Brooklyn's constellation of grids produces buildings at all sorts of flatiron angles, but occasionally one comes across a home or business askew for a reason that isn't readily available in the current landscape. Famous examples include the Hunterfly Road Houses in Weeksville, which sit at an odd angle to the Crown Heights grid because they were built along the Hunterfly Road, which no longer exists.
Another spot where the building lots are inexplicably off-kilter is the corner of Prospect and Underhill in Prospect Heights. You can see the strange angle clearly on Property Shark and Google Maps, slicing cleanly through the block bounded by Underhill, Prospect, St. Marks, and Washington, with the occasional spur onto an adjacent block. The angled zoning has produced a series of buildings at odds with the grid, seen above.
A legitimate explanation of this phenomeon would take more time than this amateur has, but I've done my best on the web (a call to the realtor of 115 Underhill turned up nothing) and come up with a trio of theories, none of which are mutually exclusive.
1. The Farm Lots theory:
Pre-grid maps of this area were hard to find, but I came across two that might explain the angle. The first was the 1846 map of Brooklyn farm lands above, which ran in an 1896 historical piece in the Brooklyn Eagle. It's not exactly to scale, but there is one lot that could potentially explain the angle. You have to zoom in to see it, but it juts nearly due east from the Flatbush Turnpike before the southern end of the property ends, at which point the eastern edge creeps north at a unique angle (for the map). Another map I found of farm lots superimposed over the modern grid further west in Crown Heights showed the farm lots at similar angles to the grid.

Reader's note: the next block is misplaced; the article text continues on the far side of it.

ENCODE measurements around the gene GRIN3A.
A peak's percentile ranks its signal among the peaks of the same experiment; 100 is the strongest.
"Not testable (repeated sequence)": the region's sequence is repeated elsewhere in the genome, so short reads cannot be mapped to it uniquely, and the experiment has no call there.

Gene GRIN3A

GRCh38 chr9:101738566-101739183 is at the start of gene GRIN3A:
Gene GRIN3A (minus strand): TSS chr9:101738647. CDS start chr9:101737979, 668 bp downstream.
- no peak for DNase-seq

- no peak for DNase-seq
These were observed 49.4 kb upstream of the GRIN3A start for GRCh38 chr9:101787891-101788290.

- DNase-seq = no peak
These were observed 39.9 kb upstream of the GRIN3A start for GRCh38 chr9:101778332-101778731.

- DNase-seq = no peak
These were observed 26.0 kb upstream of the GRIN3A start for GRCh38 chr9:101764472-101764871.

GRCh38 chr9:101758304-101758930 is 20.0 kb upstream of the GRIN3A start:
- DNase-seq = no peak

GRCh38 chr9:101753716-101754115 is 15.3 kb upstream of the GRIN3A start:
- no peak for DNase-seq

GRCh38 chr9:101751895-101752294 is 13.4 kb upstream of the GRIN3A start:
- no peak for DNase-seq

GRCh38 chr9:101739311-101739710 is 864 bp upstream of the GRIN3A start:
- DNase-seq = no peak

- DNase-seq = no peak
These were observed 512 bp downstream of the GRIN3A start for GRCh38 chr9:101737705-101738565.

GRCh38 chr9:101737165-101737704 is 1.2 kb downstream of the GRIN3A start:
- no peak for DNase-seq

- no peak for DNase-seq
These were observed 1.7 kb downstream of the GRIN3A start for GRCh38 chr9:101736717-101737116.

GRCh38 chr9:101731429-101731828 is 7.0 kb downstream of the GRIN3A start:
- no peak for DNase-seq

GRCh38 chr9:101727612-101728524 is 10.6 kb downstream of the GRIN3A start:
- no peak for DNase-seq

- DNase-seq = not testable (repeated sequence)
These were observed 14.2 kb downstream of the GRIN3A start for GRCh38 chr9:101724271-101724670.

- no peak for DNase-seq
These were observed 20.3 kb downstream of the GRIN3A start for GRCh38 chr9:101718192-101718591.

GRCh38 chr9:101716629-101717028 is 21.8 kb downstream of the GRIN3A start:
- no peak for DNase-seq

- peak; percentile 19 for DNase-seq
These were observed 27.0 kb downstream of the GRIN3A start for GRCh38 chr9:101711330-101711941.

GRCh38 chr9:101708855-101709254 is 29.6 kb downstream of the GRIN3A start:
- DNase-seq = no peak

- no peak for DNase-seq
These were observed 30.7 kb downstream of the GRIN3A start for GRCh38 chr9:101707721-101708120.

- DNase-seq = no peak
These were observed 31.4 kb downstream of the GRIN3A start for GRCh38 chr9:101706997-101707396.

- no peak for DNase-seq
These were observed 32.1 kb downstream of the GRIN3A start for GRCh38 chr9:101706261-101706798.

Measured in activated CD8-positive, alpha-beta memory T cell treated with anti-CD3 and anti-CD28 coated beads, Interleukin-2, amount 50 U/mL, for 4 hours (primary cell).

2. The topo theory:
This Brooklyn subway survey map from 1888 has topographical lines, including one that slices right through the area in question at a similar angle to the existing one. This doesn't mean that there was anything special there, of course, but it does demonstrate that the hill slopes at that angle, which might have contributed to farm lot, and later residential, zoning.
3. The older-grid theory:
I couldn't discover when various streets were laid, but I've always noticed that Washington Avenue is an odd carryover of the Bed-Stuy grid into Prospect Heights. This 1855 map shows the streets as currently gridded, but perhaps there were briefly plans to grid the area differently. This might explain Washington's angle as well as the line of these lots, which make almost a right angle with Washington, as the streets in Bed-Stuy and Clinton Hill do. The Flatbush Turnpike also used to cut through the neighborhood closer to Washington (you can see the angle of the turnpike in the 1846 map above), before slowly migrating west to become Flatbush Avenue.
These are completely inconclusive research results, of course, and they don't offer much of an answer. Thanks to the Brooklyn Geneology folks for their great maps page.
Update (10 minutes later): This is frustrating, but here's the answer, as complied and blogged by Josh Jackson of LOST magazine. A bit more googling finally turned up his piece, but I can't bring myself to take this pale shade of it down. Apologies for anything that seems like plagarism (though I'd be a poor plagarist if this was the best I could do).